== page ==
The racial wealth gap in America is gradually widening. According to a study released by Prosperity Now and the Institute for Policy Studies, if economic disparities persist the median wealth of Black families could drop to zero by 2053. Social entrepreneur Chloe McKenzie is on a mission to level the playing field for Black women when it comes to wealth creation through her nonprofit Black Fem, Forbes reported.
McKenzie’s life experiences shaped her outlook on wealth literacy and ultimately led her to her purpose of empowering women and girls of color through financial wellness. Growing up in Prince George’s County, Maryland—a place where many affluent African American families reside—she saw examples of Black wealth. Despite coming from a household plagued by drug addiction, McKenzie overcame the odds and excelled academically. After college, she secured a job on Wall Street working at JP Morgan. Although she loved her job, she was cognizant of the lack of racial representation on the trading floor; an observation that sparked her passion to examine the barriers that people who look like her face when trying to step into these spaces. When McKenzie’s health took a turn after being diagnosed with autoimmune disorders, she started to delve deeper into discovering her purpose and decided that she wanted to empower individuals from disenfranchised communities by providing them with financial literacy resources.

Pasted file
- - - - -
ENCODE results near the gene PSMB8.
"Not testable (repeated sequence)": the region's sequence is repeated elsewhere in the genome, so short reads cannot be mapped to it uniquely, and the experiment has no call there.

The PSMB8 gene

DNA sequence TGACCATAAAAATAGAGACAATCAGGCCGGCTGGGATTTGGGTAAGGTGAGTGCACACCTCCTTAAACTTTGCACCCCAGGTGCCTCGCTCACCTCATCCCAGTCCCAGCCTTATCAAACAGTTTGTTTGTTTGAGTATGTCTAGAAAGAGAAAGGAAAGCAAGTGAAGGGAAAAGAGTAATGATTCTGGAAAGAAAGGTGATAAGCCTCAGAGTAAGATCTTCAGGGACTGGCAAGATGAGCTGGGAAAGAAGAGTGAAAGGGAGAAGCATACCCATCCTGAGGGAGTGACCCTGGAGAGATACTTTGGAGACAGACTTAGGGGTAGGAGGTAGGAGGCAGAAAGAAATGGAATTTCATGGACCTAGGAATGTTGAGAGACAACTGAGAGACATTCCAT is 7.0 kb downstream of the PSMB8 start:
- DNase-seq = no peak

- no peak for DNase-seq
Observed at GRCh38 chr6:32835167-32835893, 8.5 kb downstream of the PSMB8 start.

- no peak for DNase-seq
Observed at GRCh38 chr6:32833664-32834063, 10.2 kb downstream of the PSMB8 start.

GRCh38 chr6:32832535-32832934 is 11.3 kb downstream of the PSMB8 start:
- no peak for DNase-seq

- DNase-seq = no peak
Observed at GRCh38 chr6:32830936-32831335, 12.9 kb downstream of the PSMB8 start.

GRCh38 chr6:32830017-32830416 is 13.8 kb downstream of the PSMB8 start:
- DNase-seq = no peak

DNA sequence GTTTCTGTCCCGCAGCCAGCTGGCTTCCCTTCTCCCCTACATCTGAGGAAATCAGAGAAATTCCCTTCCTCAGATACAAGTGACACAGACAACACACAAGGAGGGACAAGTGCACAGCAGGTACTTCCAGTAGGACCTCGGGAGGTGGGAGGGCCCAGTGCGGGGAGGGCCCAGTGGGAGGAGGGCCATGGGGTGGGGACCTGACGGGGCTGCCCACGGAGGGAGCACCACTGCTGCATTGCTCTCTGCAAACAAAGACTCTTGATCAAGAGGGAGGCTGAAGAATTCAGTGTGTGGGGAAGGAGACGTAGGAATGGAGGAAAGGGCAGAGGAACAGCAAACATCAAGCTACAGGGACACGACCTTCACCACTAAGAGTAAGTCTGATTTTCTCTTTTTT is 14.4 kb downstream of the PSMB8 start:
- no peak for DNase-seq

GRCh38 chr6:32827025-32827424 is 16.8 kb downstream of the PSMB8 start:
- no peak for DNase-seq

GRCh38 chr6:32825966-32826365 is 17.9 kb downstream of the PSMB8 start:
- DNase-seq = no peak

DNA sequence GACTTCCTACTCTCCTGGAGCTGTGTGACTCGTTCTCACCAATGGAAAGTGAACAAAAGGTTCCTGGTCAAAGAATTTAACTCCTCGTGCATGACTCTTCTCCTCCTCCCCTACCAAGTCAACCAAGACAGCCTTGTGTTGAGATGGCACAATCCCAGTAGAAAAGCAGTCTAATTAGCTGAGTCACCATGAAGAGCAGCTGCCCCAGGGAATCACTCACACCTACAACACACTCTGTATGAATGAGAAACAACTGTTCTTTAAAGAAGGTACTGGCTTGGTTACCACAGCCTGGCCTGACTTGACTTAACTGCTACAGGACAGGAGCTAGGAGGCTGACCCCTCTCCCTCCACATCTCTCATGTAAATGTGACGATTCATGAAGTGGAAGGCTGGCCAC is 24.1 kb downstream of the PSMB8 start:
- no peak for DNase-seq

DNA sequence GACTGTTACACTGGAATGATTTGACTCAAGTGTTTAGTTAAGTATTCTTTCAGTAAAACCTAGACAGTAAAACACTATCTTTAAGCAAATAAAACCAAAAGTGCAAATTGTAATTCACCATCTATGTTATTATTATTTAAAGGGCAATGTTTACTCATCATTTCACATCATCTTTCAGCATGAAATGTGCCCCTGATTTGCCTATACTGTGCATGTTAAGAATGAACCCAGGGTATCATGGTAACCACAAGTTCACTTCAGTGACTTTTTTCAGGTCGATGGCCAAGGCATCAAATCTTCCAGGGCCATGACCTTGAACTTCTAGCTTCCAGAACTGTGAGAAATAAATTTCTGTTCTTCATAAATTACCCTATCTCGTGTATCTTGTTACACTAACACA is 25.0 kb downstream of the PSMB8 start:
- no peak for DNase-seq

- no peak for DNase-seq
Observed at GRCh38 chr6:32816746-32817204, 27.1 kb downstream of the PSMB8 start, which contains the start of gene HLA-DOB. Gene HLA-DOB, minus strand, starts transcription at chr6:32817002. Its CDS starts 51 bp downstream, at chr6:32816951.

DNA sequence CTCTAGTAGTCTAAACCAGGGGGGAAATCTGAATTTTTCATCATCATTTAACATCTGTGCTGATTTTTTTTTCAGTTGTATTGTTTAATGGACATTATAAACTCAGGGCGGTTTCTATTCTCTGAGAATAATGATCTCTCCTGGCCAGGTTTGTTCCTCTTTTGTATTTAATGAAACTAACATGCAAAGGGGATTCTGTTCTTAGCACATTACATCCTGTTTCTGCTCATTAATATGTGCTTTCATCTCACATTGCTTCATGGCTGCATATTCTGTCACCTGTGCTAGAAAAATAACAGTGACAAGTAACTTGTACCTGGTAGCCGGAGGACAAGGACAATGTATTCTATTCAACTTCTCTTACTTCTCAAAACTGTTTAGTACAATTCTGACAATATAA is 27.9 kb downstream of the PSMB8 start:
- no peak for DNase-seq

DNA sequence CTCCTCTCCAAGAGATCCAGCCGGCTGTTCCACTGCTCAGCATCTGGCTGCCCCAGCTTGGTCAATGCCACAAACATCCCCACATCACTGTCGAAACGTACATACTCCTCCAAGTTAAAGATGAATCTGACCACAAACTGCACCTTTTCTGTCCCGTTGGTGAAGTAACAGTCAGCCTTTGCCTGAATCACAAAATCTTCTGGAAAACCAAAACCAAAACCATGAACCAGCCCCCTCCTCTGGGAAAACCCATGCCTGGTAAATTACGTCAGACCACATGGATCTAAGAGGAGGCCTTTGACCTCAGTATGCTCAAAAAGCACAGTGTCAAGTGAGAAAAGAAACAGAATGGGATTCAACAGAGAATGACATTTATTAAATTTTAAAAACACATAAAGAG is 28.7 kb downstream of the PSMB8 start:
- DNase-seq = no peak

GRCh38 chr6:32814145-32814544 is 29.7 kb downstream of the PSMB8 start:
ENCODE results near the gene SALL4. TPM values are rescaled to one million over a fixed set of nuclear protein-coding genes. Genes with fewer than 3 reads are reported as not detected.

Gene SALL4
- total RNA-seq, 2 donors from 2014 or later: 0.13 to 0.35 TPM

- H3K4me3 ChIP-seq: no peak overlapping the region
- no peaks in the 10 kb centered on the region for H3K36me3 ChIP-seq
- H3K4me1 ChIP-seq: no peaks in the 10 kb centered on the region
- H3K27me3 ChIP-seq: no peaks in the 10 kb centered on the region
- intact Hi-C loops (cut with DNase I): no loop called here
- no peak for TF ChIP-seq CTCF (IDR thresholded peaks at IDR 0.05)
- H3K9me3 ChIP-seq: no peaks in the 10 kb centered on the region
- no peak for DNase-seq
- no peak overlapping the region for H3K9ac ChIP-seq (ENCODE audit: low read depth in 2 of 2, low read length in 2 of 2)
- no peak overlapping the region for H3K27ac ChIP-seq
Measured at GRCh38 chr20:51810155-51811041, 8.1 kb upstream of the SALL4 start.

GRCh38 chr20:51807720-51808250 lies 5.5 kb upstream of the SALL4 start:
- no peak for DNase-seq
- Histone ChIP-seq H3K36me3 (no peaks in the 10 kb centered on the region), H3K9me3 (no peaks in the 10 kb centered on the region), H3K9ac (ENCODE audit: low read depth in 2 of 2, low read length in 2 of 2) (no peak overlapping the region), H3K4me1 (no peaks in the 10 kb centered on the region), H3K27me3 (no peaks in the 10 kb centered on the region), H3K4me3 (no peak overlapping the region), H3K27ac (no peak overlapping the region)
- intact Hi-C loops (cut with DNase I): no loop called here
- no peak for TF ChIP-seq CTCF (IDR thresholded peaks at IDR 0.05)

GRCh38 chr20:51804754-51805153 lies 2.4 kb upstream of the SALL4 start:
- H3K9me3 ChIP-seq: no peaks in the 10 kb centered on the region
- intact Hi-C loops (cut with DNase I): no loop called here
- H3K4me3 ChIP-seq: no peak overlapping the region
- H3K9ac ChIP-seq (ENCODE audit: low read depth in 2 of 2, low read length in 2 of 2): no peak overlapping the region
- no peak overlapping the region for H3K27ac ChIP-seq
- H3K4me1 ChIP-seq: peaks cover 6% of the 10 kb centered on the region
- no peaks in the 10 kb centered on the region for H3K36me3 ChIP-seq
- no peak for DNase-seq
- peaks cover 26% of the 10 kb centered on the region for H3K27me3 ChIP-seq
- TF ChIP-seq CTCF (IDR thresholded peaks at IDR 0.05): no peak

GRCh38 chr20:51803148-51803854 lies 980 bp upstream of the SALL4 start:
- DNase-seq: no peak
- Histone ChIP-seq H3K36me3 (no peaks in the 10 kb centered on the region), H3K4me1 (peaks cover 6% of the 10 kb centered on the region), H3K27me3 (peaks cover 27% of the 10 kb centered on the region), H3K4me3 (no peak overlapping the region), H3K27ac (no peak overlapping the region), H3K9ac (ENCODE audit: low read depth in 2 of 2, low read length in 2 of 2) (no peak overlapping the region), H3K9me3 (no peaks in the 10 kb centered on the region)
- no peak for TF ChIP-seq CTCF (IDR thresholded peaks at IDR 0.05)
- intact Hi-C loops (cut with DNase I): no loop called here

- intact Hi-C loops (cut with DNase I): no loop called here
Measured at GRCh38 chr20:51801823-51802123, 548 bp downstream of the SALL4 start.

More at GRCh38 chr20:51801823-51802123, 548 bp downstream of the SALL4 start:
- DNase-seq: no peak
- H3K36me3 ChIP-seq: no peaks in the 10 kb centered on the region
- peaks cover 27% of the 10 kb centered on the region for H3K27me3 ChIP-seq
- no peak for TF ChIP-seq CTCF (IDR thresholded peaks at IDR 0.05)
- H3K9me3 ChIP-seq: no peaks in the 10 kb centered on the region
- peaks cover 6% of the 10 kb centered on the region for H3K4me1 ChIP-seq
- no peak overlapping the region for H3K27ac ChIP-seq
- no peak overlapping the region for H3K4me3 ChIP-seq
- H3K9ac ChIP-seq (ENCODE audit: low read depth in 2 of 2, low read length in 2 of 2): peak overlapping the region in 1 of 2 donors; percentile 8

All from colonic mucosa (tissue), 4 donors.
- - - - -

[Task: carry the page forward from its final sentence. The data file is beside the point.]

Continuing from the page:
In 2015, she launched Black Fem; a nonprofit dedicated to breaking the intergenerational cycle of poverty. The organization works to drive economic impact in underserved communities through the implementation of custom financial literacy curriculums at schools. Through Black Fem’s WealthRise™ model, the nonprofit works in concert with school districts to mandate financial literacy lessons five days a week to help youngsters adopt principles that will be instrumental in creating and sustaining wealth.
“What inspired me to begin fighting for wealth justice came from recognizing how wealth and privilege saved my life and how few Black women are afforded the same opportunity,” McKenzie told Forbes. “I became passionate about designing the most rigorous and effective solutions to closing the wealth gap, particularly for Black women and women of color. Black Fem stands for Black feminism, which states that if we liberate those at the bottom, we are really liberating everyone.” The entrepreneur also penned a book dubbed The Activist Investor which explores how investors can make a social impact.
Several efforts are being made to close the racial wealth gap. Virginia-based father-son duo Kevon L. Chisolm and Kamari Chisolm launched Black WallStreeter Consultation Services to aid the Black community in wealth creation.